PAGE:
Is It Really You? Developing New Ways to Authenticate UsersBy Shawn Dougherty | April 7, 2014
What was the name of your first pet? What city were you born in? What is your mother’s maiden name?
If you’ve ever forgotten your password, you’ve probably had to answer those or other personal questions designed to prevent hackers from accessing your account. Those types of questions are referred to as knowledge-based authentication, or KBA. As you can imagine, KBA has become far less effective as social media and phishing have become more advanced. Today, a quick search on Google or Facebook can often provide the answers a hacker needs to authenticate your account. At the same time, cyber attackers have targeted employees of popular websites, causing them to click on links or download attachments that unknowingly provide access to users’ KBA. It’s called “spear phishing” and, when successful, can allow hackers access to a company’s entire network.
The good news is that efforts are under way to develop a better form of authentication using biometric identifiers unique to each individual. One type of biometric identifier is categorized as “physiological” characteristics: items we’re generally familiar with, such as fingerprint, facial recognition, and retina recognition, to name a few. A less familiar type of biometric identifier is “behavioral” characteristics, including a user’s voice patterns, typing rhythm, or computer mouse handling. Behavioral characteristics are sometimes referred to as behaviometrics. Some of the latest research focuses on these behavioral characteristics, the idea being that a computer and related programs and software can be used to detect a stranger. The Defense Advanced Research Projects Agency (DARPA) has developed an Active Authentication research program to examine how effective these behaviors are at identifying individual users. In the meantime, many websites are using multifactor authentication, combining passwords, KBA, and text messages to defend against unauthorized users.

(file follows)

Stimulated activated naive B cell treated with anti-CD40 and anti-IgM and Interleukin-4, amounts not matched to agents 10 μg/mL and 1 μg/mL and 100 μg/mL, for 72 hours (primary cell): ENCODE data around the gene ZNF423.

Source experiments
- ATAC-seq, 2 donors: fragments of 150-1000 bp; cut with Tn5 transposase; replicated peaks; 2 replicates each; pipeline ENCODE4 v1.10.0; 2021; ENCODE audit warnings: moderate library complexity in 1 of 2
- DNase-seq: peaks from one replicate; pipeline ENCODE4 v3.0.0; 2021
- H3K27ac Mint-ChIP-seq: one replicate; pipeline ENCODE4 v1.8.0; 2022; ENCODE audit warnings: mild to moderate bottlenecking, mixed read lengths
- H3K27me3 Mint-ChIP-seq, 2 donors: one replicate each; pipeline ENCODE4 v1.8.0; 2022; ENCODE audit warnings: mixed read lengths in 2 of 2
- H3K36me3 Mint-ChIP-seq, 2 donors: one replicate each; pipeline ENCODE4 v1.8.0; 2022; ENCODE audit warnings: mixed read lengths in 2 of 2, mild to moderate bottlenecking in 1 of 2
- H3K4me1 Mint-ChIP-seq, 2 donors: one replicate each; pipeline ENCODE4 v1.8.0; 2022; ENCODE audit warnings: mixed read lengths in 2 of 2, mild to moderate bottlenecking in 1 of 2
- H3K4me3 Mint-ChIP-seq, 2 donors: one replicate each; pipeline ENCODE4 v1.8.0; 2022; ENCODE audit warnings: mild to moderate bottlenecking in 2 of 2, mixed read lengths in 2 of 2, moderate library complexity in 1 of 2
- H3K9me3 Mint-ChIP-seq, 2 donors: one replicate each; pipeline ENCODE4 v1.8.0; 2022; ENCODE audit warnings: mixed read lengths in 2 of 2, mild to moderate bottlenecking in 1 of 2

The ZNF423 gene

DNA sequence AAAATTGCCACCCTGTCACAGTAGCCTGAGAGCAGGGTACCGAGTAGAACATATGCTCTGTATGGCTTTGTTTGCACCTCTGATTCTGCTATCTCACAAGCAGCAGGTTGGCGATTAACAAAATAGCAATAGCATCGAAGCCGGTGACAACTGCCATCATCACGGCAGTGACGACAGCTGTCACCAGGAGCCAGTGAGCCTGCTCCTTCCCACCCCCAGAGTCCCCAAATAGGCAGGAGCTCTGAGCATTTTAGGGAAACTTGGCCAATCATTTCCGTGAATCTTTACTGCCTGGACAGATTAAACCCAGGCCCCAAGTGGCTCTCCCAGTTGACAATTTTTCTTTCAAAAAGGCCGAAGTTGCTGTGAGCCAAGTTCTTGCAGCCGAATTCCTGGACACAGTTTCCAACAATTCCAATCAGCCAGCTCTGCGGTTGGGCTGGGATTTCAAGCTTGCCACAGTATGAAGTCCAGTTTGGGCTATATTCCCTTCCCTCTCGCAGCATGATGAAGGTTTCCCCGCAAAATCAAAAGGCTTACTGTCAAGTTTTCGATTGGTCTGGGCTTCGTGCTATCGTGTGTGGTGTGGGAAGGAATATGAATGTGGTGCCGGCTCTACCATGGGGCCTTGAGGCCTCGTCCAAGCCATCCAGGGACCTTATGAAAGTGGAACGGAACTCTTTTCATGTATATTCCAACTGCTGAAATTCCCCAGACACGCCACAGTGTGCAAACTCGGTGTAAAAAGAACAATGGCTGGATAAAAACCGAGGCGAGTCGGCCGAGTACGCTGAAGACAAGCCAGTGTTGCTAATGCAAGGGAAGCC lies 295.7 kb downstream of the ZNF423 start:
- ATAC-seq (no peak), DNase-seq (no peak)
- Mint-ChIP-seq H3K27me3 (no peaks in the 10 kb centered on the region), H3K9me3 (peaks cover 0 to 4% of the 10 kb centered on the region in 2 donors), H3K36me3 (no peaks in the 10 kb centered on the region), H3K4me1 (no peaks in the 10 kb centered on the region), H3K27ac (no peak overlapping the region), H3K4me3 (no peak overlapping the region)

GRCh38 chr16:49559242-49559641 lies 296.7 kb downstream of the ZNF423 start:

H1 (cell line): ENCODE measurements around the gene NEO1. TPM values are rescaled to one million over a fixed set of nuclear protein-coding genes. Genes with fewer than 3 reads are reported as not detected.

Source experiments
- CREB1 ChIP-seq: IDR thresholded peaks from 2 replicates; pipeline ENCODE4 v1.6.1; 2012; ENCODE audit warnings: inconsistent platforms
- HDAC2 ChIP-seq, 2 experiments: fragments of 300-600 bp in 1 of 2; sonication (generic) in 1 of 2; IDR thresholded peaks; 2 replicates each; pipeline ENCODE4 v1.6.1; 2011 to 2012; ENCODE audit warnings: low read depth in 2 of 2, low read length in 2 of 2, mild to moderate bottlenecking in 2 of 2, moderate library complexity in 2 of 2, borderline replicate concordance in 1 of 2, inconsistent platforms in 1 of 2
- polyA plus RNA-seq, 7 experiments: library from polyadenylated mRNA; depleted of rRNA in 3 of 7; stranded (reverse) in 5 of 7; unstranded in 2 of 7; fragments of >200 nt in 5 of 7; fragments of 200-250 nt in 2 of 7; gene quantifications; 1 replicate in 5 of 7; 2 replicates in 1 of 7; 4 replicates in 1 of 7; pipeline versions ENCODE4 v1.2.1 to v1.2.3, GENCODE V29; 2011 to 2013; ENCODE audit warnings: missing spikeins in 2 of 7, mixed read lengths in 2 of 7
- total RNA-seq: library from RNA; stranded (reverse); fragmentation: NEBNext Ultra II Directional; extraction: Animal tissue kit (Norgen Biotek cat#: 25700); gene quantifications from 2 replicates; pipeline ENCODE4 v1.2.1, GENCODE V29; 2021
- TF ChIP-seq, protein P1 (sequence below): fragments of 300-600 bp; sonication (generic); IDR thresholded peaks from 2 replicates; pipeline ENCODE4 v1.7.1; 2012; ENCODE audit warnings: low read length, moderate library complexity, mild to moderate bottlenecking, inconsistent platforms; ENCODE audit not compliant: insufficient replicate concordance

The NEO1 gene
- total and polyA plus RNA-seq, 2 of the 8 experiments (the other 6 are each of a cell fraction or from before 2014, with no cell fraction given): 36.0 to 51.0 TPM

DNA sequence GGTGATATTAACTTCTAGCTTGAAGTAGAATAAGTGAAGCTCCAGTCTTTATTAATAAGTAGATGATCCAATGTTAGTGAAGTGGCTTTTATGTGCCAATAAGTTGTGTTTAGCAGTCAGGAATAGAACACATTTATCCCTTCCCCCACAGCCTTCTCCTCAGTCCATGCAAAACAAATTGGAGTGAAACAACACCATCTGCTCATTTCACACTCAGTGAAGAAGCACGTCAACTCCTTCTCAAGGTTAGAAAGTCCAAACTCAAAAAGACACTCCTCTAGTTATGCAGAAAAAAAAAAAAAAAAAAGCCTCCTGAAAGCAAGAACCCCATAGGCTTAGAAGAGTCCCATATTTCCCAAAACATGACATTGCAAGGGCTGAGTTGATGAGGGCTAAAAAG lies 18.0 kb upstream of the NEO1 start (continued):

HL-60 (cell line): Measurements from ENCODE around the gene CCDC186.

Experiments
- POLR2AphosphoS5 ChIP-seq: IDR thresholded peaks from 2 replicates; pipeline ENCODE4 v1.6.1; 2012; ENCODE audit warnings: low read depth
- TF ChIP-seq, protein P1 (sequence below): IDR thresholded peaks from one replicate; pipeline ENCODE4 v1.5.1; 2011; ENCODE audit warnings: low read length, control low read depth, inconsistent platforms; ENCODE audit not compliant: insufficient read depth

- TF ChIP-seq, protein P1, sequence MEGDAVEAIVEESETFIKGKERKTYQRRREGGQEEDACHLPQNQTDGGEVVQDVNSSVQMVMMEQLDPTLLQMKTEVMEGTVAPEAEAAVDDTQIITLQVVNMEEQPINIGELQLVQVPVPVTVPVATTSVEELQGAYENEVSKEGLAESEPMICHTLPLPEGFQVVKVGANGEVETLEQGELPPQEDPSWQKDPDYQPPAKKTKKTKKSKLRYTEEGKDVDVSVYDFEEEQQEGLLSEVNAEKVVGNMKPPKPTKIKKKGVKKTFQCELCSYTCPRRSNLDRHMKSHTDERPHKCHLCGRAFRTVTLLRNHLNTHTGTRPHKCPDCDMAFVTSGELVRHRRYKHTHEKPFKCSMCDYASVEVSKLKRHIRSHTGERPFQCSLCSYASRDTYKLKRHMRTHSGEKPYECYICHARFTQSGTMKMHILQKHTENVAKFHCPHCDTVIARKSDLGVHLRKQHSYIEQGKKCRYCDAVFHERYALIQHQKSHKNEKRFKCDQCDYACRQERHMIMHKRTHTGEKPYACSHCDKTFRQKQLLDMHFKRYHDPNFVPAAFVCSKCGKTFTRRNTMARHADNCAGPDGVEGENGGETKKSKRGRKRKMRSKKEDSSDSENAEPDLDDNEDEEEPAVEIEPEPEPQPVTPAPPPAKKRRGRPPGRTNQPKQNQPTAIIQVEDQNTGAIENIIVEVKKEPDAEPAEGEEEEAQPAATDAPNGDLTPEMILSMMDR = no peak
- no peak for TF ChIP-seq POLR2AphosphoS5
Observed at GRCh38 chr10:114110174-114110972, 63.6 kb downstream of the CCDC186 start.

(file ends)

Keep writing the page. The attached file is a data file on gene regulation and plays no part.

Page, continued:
As with passwords, to be effective, the solutions will have to balance users’ time and frustration with their desire for better authentication and ease of access. I, for one, am looking forward to seeing what the future holds in cybersecurity.
Speaking of the future, I’m pleased to announce the newest member to the ISO cyber team, Jason Bucher. Jason joins ISO as our Cyber and Technology E&O project manager. You’ll be hearing more from Jason about his unique thoughts and perspectives on these and other cyber-related topics in future posts.
Stay tuned for the next blog post in our Cyber Monday Series.
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